By University of Phoenix
Kasel encourages leaders to look beyond business values, embracing universal values as well.
This article is featured in the University’s 2019 Academic Annual Report. Click here to view the report in its entirety.
University of Phoenix doctoral studies candidate Thomas Kasel sees the need for a slight but significant shift to project management — consideration of universal human values in conjunction with business values.This idea, which has sparked worldwide interest – thanks, in part, to webinars and videos Kasel has shared through the Project Management Institute (PMI) – is also one of the reasons he received the 2019 Kerzner Award for Excellence in Project Management. Kasel was recognized for his proposal to reflect high priority on values in project management and business practices.
The idea is also part of the research topic for Kasel’s doctoral degree in business administration at UOPX. He first thought of it when listening to a lecture by Dr. Harold Kerzner, senior executive director at the International Institute for Learning (IIL), for whom the award is named. Kerzner is globally recognized as an expert on project, program and portfolio management, total quality management, and strategic planning.
The lecture was about managing projects based on their value to the business, which led Kasel to a cascade of new ideas to think beyond monetary value and focus instead on common human values.
“I wanted to look beyond business value and manage projects according to the core of who people are,” Kasel said. “That’s even more important in today’s culture and society.”
When Kasel began to share his ideas through PMI webinars and videos, they reached a global audience and garnered responses from around the world.
“I got messages and emails from every continent,” he said. “That’s what I wanted to do — plant the seed to get people thinking of the values their projects and business practices are based on.”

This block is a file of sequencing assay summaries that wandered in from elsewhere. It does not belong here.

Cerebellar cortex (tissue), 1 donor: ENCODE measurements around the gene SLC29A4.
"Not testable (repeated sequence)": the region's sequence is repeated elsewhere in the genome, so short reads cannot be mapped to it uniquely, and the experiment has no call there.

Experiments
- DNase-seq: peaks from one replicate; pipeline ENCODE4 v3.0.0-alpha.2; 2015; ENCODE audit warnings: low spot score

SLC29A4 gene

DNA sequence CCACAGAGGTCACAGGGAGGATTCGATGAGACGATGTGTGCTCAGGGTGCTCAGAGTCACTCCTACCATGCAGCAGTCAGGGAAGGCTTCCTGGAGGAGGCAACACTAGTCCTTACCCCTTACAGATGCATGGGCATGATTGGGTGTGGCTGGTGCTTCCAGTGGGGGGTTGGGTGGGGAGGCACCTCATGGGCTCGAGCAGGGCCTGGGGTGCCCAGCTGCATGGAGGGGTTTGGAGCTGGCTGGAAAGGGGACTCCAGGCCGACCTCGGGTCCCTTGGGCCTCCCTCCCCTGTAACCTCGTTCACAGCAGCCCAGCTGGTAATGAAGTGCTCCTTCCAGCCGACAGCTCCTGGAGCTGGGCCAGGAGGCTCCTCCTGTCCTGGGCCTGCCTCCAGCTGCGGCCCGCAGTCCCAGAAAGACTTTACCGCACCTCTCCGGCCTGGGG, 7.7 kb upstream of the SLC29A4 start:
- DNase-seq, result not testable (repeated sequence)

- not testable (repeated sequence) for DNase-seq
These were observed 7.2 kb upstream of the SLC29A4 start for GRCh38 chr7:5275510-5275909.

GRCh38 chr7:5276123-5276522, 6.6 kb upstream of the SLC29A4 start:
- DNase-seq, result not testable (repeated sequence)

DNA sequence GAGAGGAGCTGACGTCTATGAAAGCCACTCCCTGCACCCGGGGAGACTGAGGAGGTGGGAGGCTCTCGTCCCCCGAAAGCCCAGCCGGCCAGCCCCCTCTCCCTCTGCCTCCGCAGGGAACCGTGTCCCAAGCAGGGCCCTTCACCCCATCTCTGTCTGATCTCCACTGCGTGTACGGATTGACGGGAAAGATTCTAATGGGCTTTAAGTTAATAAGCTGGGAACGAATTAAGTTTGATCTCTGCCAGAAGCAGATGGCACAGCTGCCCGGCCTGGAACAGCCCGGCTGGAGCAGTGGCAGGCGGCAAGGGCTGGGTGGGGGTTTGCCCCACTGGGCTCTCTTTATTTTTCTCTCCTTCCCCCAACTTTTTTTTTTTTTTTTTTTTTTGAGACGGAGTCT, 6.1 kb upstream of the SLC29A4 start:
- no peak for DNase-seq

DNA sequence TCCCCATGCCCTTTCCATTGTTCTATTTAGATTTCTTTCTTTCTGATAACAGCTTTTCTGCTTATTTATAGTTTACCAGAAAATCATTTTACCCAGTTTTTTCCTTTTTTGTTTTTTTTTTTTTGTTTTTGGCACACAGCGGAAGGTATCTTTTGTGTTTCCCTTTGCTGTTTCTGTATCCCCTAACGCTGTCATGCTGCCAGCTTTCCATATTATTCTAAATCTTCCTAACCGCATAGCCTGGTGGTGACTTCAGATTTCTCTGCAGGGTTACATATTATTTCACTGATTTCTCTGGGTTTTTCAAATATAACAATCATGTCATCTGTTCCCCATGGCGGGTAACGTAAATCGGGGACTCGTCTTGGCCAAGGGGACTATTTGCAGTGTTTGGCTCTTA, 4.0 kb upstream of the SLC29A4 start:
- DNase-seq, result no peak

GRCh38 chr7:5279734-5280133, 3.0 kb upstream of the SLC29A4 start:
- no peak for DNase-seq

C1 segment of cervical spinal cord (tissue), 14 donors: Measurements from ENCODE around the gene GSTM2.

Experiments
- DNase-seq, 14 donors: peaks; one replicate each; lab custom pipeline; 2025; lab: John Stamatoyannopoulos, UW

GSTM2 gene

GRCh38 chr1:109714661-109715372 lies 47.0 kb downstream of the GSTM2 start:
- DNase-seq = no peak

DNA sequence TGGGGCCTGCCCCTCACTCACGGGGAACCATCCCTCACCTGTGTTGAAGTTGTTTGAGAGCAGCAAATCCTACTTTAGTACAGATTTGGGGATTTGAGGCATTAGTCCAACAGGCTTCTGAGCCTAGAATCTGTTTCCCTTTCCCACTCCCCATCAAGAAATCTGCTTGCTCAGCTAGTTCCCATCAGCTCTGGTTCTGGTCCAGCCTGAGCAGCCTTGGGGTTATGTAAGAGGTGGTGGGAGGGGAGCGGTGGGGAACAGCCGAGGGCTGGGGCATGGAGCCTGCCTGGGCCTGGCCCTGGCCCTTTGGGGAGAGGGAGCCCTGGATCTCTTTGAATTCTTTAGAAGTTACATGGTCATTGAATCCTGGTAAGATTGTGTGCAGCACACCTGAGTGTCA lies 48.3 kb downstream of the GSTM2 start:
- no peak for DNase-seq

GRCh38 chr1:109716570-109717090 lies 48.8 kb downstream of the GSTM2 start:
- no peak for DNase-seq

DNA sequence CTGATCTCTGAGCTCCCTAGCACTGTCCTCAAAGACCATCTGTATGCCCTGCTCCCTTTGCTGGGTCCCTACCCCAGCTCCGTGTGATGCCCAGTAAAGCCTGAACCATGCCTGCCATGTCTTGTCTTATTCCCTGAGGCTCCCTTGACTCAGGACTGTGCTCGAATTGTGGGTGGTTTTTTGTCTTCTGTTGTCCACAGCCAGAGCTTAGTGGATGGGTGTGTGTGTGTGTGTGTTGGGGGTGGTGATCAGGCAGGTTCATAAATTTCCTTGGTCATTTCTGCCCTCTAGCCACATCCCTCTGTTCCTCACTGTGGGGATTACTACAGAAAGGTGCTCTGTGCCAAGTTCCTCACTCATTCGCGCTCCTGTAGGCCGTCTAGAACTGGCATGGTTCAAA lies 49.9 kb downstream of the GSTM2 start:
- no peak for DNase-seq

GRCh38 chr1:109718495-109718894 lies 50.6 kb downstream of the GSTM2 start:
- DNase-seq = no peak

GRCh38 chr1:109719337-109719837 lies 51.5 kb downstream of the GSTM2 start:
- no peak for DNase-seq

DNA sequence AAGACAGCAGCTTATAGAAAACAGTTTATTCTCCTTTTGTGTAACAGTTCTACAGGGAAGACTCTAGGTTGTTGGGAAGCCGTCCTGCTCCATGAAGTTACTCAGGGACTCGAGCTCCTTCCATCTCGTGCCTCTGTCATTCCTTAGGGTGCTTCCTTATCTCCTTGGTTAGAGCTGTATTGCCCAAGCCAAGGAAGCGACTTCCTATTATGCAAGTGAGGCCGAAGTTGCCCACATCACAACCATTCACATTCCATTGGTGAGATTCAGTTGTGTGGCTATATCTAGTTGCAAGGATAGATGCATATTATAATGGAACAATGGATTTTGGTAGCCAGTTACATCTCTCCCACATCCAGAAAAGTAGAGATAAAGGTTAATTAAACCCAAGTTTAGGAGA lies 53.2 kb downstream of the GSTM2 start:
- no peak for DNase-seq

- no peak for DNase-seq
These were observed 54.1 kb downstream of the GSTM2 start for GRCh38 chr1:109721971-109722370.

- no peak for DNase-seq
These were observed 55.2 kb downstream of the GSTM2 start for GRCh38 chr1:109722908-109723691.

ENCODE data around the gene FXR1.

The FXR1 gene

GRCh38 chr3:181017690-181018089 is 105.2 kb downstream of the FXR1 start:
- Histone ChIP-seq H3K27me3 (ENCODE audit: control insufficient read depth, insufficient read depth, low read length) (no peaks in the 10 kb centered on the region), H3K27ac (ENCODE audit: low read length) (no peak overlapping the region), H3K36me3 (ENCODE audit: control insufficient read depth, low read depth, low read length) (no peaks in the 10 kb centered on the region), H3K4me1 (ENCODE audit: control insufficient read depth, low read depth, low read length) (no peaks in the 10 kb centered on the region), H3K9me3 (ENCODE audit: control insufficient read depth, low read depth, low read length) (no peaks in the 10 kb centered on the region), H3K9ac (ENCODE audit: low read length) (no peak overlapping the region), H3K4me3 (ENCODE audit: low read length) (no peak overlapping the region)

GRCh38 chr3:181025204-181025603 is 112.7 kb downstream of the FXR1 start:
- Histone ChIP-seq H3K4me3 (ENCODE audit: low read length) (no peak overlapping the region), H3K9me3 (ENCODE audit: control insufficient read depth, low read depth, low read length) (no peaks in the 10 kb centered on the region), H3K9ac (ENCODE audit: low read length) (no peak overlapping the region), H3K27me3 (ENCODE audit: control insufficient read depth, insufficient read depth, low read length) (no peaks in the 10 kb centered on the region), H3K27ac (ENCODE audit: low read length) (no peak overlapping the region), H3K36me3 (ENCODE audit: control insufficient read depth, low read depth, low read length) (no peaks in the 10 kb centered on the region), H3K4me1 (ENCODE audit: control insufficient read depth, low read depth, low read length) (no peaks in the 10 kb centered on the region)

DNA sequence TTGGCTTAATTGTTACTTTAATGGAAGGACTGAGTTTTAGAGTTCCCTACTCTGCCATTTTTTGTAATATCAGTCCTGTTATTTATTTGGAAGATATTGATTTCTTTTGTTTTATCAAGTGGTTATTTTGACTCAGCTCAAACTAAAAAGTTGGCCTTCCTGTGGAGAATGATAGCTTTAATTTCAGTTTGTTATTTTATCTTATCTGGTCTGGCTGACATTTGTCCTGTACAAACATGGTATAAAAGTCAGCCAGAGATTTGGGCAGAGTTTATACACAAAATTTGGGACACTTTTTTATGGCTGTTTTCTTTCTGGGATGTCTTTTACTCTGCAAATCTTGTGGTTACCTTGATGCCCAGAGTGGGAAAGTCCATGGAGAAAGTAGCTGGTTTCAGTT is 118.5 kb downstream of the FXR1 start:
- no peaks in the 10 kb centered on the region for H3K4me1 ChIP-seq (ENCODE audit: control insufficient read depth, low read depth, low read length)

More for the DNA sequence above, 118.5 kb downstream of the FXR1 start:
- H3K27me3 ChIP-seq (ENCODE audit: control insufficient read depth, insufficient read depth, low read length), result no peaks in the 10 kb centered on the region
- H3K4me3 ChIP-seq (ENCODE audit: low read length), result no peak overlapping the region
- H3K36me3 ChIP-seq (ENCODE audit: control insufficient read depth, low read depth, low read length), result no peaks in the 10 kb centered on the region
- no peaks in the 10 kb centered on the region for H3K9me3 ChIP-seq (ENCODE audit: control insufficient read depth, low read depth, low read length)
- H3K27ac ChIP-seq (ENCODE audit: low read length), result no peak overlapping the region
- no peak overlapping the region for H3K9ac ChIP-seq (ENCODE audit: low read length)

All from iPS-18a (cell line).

A professional project manager with extensive experience in the aerospace, automotive, IT and retail industries, Kasel holds a bachelor’s degree in computer systems and project management and a master’s degree in project management. He has worked for clients and projects worldwide.
A number of years ago, he considered pursuing a doctorate in project management. Kasel made extensive use of UOPX’s preparatory materials when he decided it was time.
“The University of Phoenix’s program was the one that worked for me,” Kasel said. “UOPX has a powerful learning environment. Plus, I liked their perspective on the SPL model — the scholar, practitioner, leader model.”
Dr. Hinrich Eylers, vice provost of doctoral studies at the University of Phoenix, praised Kasel’s achievement and dedication to the SPL model.
The University of Phoenix is always proud when one of our students receives an award like this one from the PMI,” Eylers said. “The Kerzner award reflects the scholar-practitioner-leader approach to educating our students, not to becoming researchers, but to become leaders who can do research.”
Kasel considers himself a spiritual and devoutly religious person. He believes everyone has a common set of values across cultures and religions — a “cosmic core.” Kasel said he hopes his research and dissertation will develop practices that will allow project managers to incorporate those universal, cosmic core values into their work.
Kasel has just begun the research phase of his doctoral program and has not begun outlining his dissertation. He is reluctant to start describing or prescribing how organizations can incorporate values into their business practices.
“I see the gap between values and practices in the project management industry, around the world,” he said. “That’s what I’m trying to promote — get people thinking about closing that gap.”
One way he is working on doing that is by passing his award on. The Kerzner Award itself consists of training valued at $5,000, plus associated travel expenses to attend the PMI Global Conference. Kasel has received permission from the IIL, the organization responsible for the Kerzner Award, to pass on the award to a promising student from his high school in Ohio. He is now working with the principal of the high school to set up an essay contest to determine the winner.
Beyond that, Kasel keeps busy, balancing his continuing project management work with being a graduate student. And after that, he plans to continue in project management — he’s just not sure right now what form that will take.
“I hope to leverage what I will learn, bring value and merit together with business practices,” he said. “I hope to spread the idea on running projects according to the values we hold in common…My motive is to make the world a better place.”